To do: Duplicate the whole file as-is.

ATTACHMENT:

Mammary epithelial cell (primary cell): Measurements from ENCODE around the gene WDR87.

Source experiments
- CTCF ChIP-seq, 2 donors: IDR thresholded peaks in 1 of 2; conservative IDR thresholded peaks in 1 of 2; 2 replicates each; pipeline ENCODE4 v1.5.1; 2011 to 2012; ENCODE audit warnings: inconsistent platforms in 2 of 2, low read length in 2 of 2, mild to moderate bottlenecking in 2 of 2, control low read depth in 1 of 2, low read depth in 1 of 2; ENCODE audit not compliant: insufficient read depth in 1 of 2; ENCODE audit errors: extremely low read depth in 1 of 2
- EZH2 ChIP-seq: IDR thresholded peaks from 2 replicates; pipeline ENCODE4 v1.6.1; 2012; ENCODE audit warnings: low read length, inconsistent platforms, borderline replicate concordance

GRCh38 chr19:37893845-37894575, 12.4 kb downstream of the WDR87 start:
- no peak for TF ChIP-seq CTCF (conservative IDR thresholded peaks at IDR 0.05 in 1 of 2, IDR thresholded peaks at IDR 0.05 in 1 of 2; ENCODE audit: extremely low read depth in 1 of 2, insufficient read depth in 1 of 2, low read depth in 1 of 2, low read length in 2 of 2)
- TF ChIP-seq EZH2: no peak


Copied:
Mammary epithelial cell (primary cell): Measurements from ENCODE around the gene WDR87.

Source experiments
- CTCF ChIP-seq, 2 donors: IDR thresholded peaks in 1 of 2; conservative IDR thresholded peaks in 1 of 2; 2 replicates each; pipeline ENCODE4 v1.5.1; 2011 to 2012; ENCODE audit warnings: inconsistent platforms in 2 of 2, low read length in 2 of 2, mild to moderate bottlenecking in 2 of 2, control low read depth in 1 of 2, low read depth in 1 of 2; ENCODE audit not compliant: insufficient read depth in 1 of 2; ENCODE audit errors: extremely low read depth in 1 of 2
- EZH2 ChIP-seq: IDR thresholded peaks from 2 replicates; pipeline ENCODE4 v1.6.1; 2012; ENCODE audit warnings: low read length, inconsistent platforms, borderline replicate concordance

GRCh38 chr19:37893845-37894575, 12.4 kb downstream of the WDR87 start:
- no peak for TF ChIP-seq CTCF (conservative IDR thresholded peaks at IDR 0.05 in 1 of 2, IDR thresholded peaks at IDR 0.05 in 1 of 2; ENCODE audit: extremely low read depth in 1 of 2, insufficient read depth in 1 of 2, low read depth in 1 of 2, low read length in 2 of 2)
- TF ChIP-seq EZH2: no peak